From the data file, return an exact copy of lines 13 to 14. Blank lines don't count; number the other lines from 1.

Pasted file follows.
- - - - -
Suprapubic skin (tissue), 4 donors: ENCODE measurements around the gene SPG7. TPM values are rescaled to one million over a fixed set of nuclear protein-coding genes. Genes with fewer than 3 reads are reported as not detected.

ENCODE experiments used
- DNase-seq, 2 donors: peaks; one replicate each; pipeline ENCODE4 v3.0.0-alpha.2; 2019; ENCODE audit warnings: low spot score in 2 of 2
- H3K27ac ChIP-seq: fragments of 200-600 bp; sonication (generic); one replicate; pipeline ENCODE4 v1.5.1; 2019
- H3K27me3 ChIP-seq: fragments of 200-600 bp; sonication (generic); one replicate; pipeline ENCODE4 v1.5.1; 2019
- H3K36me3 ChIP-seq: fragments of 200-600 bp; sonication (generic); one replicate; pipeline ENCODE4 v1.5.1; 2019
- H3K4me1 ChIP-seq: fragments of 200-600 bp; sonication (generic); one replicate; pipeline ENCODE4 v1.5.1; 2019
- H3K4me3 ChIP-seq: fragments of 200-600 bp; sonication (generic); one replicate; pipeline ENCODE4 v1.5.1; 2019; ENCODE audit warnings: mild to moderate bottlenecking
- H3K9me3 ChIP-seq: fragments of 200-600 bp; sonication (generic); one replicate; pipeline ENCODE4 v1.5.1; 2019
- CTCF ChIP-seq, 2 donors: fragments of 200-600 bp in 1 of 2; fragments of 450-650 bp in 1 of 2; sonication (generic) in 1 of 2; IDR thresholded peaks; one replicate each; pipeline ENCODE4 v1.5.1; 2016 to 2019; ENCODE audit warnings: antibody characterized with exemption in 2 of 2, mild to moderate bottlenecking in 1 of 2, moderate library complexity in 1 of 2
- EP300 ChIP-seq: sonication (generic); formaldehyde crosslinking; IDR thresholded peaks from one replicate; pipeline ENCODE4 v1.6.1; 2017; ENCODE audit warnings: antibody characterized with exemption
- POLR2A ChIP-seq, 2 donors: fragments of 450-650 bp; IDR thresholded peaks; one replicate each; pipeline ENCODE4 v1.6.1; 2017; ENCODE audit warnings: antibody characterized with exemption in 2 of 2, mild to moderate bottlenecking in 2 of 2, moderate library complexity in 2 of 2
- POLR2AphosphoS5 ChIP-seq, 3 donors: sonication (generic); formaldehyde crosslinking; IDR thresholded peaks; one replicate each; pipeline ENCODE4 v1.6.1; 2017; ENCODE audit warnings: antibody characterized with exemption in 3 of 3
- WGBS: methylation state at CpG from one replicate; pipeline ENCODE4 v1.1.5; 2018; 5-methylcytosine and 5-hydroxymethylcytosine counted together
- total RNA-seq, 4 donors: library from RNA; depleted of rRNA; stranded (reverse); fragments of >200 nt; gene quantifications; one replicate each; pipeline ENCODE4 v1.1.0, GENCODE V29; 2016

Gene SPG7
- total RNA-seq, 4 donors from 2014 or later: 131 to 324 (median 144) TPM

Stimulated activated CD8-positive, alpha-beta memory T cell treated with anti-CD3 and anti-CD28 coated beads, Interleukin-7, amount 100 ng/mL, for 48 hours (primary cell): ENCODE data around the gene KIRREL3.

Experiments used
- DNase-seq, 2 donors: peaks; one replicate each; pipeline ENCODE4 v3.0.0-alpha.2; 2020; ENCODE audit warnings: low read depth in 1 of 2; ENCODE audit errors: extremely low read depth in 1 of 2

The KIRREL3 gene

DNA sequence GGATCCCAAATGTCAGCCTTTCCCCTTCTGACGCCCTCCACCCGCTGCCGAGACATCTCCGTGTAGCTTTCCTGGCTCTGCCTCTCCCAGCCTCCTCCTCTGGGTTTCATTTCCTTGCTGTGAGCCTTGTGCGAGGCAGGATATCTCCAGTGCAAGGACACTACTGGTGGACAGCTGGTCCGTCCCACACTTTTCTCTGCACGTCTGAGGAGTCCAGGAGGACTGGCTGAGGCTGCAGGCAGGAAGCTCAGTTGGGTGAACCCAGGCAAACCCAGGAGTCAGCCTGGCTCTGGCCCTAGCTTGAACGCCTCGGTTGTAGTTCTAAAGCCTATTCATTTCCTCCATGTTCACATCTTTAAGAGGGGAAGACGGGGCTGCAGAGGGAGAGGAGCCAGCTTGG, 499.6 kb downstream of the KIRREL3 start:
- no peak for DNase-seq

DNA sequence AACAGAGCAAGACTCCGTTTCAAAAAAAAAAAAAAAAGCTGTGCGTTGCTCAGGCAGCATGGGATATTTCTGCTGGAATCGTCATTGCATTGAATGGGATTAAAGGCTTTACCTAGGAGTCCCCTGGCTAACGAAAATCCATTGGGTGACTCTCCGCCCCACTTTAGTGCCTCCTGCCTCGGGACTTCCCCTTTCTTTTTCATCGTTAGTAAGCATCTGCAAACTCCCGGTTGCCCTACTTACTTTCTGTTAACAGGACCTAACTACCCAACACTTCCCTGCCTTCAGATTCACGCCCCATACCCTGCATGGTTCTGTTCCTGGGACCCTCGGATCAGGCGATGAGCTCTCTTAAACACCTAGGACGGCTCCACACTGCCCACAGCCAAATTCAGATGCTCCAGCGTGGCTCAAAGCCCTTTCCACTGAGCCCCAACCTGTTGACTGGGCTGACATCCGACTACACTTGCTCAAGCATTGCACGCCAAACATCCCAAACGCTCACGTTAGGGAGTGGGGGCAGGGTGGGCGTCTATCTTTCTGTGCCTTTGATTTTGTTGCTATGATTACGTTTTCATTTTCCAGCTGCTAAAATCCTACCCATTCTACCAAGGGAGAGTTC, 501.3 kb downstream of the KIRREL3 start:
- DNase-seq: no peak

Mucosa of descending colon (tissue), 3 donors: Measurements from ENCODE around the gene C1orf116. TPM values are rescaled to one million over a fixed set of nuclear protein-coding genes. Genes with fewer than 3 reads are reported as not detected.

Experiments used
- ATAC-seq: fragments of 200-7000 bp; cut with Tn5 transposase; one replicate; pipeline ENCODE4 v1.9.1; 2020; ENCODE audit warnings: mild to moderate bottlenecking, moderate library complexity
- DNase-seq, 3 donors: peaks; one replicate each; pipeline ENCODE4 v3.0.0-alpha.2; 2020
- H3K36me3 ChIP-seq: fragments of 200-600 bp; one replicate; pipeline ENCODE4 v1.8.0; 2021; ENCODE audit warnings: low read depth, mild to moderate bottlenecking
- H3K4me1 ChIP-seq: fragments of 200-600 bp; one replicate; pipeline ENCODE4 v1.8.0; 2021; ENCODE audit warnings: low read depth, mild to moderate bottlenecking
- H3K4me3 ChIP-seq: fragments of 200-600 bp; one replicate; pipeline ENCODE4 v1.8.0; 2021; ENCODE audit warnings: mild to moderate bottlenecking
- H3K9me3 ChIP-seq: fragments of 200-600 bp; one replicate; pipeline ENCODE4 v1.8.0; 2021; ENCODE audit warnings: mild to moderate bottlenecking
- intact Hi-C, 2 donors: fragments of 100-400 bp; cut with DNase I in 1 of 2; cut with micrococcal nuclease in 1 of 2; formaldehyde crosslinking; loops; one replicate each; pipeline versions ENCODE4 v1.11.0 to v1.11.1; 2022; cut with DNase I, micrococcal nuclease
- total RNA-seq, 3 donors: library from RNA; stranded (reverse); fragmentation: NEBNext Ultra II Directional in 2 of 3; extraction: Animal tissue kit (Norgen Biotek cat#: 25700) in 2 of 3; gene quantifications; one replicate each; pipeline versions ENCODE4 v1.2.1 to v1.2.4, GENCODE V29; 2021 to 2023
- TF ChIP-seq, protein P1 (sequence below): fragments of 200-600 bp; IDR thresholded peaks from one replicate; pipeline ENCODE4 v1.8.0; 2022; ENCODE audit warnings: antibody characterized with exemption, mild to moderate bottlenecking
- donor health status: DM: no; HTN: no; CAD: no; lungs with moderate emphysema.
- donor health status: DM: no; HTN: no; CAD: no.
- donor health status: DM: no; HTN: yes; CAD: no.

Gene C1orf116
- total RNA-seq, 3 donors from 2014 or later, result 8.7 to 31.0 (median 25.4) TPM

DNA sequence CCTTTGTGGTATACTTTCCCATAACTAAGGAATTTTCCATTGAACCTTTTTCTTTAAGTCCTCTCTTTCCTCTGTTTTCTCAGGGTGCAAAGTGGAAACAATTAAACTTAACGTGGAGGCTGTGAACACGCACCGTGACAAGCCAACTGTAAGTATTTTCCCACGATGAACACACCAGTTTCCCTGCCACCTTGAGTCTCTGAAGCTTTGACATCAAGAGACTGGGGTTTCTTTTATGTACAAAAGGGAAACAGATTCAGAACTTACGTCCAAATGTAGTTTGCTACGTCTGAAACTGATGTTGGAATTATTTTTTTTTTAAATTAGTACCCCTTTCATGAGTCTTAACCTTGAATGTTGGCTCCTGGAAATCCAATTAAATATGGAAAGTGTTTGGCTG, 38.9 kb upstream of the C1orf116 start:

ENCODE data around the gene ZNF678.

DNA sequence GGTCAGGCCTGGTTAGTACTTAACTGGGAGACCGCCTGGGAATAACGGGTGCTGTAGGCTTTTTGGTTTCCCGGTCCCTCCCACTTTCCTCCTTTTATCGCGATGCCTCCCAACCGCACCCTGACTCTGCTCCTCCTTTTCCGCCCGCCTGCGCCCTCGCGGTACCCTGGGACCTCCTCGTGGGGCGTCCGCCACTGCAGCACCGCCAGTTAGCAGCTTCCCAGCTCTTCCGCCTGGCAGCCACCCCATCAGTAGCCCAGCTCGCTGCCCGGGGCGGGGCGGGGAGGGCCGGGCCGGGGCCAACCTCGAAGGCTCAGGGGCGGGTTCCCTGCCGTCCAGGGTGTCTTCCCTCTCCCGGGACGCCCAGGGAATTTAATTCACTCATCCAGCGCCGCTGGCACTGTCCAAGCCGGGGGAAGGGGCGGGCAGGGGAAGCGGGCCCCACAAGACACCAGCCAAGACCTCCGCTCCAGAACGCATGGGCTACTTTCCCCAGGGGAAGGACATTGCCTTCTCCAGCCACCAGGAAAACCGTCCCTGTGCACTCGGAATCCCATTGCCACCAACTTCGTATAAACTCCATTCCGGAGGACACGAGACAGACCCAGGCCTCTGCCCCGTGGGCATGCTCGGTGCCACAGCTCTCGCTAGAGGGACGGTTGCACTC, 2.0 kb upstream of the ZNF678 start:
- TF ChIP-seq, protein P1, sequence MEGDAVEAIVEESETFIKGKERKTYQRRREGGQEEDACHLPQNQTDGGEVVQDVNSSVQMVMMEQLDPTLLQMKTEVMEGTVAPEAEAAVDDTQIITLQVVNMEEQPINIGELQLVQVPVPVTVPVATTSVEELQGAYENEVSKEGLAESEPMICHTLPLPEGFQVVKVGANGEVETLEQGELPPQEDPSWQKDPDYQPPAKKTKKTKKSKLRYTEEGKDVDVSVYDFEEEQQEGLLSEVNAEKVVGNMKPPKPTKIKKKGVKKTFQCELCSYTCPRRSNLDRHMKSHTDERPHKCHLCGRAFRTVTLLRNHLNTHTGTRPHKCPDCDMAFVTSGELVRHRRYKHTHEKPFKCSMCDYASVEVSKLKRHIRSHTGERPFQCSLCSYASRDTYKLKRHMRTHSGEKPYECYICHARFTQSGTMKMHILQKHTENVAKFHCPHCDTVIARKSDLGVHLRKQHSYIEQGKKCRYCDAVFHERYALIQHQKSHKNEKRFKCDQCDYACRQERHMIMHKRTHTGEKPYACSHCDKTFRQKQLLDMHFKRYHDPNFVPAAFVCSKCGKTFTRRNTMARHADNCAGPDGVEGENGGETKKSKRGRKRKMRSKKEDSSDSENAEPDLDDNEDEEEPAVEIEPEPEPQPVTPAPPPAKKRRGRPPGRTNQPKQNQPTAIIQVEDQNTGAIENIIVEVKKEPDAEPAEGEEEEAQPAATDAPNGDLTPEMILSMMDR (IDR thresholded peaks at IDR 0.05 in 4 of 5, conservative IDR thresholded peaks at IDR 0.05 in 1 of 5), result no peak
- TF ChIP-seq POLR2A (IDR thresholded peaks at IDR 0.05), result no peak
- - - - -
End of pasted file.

- POLR2AphosphoS5 ChIP-seq, 3 donors: sonication (generic); formaldehyde crosslinking; IDR thresholded peaks; one replicate each; pipeline ENCODE4 v1.6.1; 2017; ENCODE audit warnings: antibody characterized with exemption in 3 of 3
- WGBS: methylation state at CpG from one replicate; pipeline ENCODE4 v1.1.5; 2018; 5-methylcytosine and 5-hydroxymethylcytosine counted together